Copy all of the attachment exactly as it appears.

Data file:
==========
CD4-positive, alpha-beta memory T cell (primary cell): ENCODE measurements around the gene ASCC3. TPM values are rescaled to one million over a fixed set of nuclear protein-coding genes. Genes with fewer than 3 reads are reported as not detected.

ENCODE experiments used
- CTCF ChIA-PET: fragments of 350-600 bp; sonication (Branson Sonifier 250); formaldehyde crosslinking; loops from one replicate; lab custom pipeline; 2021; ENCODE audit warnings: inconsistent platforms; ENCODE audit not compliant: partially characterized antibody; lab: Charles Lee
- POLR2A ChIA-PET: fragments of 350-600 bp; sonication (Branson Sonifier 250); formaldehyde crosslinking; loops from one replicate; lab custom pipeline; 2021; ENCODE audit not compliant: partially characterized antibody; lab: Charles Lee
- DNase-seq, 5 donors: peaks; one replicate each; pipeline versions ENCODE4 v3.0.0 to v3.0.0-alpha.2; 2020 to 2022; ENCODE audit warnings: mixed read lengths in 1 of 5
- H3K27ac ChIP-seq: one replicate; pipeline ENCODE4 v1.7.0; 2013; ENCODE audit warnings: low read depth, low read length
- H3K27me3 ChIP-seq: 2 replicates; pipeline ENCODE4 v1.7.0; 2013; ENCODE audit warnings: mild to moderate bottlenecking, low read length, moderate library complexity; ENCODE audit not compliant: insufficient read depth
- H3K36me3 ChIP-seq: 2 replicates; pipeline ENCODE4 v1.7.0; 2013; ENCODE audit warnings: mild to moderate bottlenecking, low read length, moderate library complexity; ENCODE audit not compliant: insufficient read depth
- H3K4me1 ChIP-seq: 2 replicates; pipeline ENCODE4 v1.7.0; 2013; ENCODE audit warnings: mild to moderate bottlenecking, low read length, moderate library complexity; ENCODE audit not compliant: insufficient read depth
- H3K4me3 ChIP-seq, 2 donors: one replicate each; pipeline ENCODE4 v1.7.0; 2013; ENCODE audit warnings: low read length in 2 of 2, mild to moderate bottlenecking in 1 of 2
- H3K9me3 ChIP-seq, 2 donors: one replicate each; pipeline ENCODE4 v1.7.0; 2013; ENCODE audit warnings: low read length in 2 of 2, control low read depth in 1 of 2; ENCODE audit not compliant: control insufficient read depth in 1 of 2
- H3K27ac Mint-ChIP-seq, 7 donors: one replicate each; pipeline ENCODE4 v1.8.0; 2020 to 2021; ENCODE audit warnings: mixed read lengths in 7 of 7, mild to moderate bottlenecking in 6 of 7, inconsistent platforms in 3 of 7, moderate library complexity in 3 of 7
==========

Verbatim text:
CD4-positive, alpha-beta memory T cell (primary cell): ENCODE measurements around the gene ASCC3. TPM values are rescaled to one million over a fixed set of nuclear protein-coding genes. Genes with fewer than 3 reads are reported as not detected.

ENCODE experiments used
- CTCF ChIA-PET: fragments of 350-600 bp; sonication (Branson Sonifier 250); formaldehyde crosslinking; loops from one replicate; lab custom pipeline; 2021; ENCODE audit warnings: inconsistent platforms; ENCODE audit not compliant: partially characterized antibody; lab: Charles Lee
- POLR2A ChIA-PET: fragments of 350-600 bp; sonication (Branson Sonifier 250); formaldehyde crosslinking; loops from one replicate; lab custom pipeline; 2021; ENCODE audit not compliant: partially characterized antibody; lab: Charles Lee
- DNase-seq, 5 donors: peaks; one replicate each; pipeline versions ENCODE4 v3.0.0 to v3.0.0-alpha.2; 2020 to 2022; ENCODE audit warnings: mixed read lengths in 1 of 5
- H3K27ac ChIP-seq: one replicate; pipeline ENCODE4 v1.7.0; 2013; ENCODE audit warnings: low read depth, low read length
- H3K27me3 ChIP-seq: 2 replicates; pipeline ENCODE4 v1.7.0; 2013; ENCODE audit warnings: mild to moderate bottlenecking, low read length, moderate library complexity; ENCODE audit not compliant: insufficient read depth
- H3K36me3 ChIP-seq: 2 replicates; pipeline ENCODE4 v1.7.0; 2013; ENCODE audit warnings: mild to moderate bottlenecking, low read length, moderate library complexity; ENCODE audit not compliant: insufficient read depth
- H3K4me1 ChIP-seq: 2 replicates; pipeline ENCODE4 v1.7.0; 2013; ENCODE audit warnings: mild to moderate bottlenecking, low read length, moderate library complexity; ENCODE audit not compliant: insufficient read depth
- H3K4me3 ChIP-seq, 2 donors: one replicate each; pipeline ENCODE4 v1.7.0; 2013; ENCODE audit warnings: low read length in 2 of 2, mild to moderate bottlenecking in 1 of 2
- H3K9me3 ChIP-seq, 2 donors: one replicate each; pipeline ENCODE4 v1.7.0; 2013; ENCODE audit warnings: low read length in 2 of 2, control low read depth in 1 of 2; ENCODE audit not compliant: control insufficient read depth in 1 of 2
- H3K27ac Mint-ChIP-seq, 7 donors: one replicate each; pipeline ENCODE4 v1.8.0; 2020 to 2021; ENCODE audit warnings: mixed read lengths in 7 of 7, mild to moderate bottlenecking in 6 of 7, inconsistent platforms in 3 of 7, moderate library complexity in 3 of 7